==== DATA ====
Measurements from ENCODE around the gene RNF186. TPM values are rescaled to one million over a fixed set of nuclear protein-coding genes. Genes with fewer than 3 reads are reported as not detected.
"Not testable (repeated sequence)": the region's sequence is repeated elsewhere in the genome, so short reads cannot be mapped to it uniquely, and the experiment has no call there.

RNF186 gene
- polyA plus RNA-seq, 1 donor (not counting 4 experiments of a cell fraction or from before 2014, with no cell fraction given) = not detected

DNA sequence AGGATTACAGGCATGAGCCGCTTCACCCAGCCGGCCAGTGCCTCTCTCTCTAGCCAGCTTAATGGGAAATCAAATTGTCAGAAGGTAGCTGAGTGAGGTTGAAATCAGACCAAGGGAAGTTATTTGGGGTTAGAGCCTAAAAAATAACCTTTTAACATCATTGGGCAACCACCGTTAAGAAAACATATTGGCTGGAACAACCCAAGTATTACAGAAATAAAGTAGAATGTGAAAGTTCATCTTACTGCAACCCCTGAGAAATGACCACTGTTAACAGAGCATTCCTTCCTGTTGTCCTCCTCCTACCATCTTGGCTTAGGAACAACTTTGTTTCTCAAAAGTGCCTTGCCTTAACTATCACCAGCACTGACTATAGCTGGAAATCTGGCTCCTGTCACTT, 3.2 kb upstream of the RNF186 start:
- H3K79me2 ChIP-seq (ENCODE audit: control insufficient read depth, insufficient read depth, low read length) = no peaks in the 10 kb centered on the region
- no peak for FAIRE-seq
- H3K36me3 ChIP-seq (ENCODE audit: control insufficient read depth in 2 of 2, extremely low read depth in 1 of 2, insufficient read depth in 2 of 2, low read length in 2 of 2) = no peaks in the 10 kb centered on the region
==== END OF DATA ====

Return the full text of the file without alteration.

Measurements from ENCODE around the gene RNF186. TPM values are rescaled to one million over a fixed set of nuclear protein-coding genes. Genes with fewer than 3 reads are reported as not detected.
"Not testable (repeated sequence)": the region's sequence is repeated elsewhere in the genome, so short reads cannot be mapped to it uniquely, and the experiment has no call there.

RNF186 gene
- polyA plus RNA-seq, 1 donor (not counting 4 experiments of a cell fraction or from before 2014, with no cell fraction given) = not detected

DNA sequence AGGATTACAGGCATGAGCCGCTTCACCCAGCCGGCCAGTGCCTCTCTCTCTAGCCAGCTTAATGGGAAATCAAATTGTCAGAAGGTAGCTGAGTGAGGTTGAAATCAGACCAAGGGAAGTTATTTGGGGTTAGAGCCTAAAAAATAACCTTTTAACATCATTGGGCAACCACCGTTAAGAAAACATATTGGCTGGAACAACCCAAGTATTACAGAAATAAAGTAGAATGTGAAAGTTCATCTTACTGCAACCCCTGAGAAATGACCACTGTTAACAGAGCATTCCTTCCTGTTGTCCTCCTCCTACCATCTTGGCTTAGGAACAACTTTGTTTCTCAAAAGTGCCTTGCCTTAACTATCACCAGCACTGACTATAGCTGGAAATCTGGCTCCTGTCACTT, 3.2 kb upstream of the RNF186 start:
- H3K79me2 ChIP-seq (ENCODE audit: control insufficient read depth, insufficient read depth, low read length) = no peaks in the 10 kb centered on the region
- no peak for FAIRE-seq
- H3K36me3 ChIP-seq (ENCODE audit: control insufficient read depth in 2 of 2, extremely low read depth in 1 of 2, insufficient read depth in 2 of 2, low read length in 2 of 2) = no peaks in the 10 kb centered on the region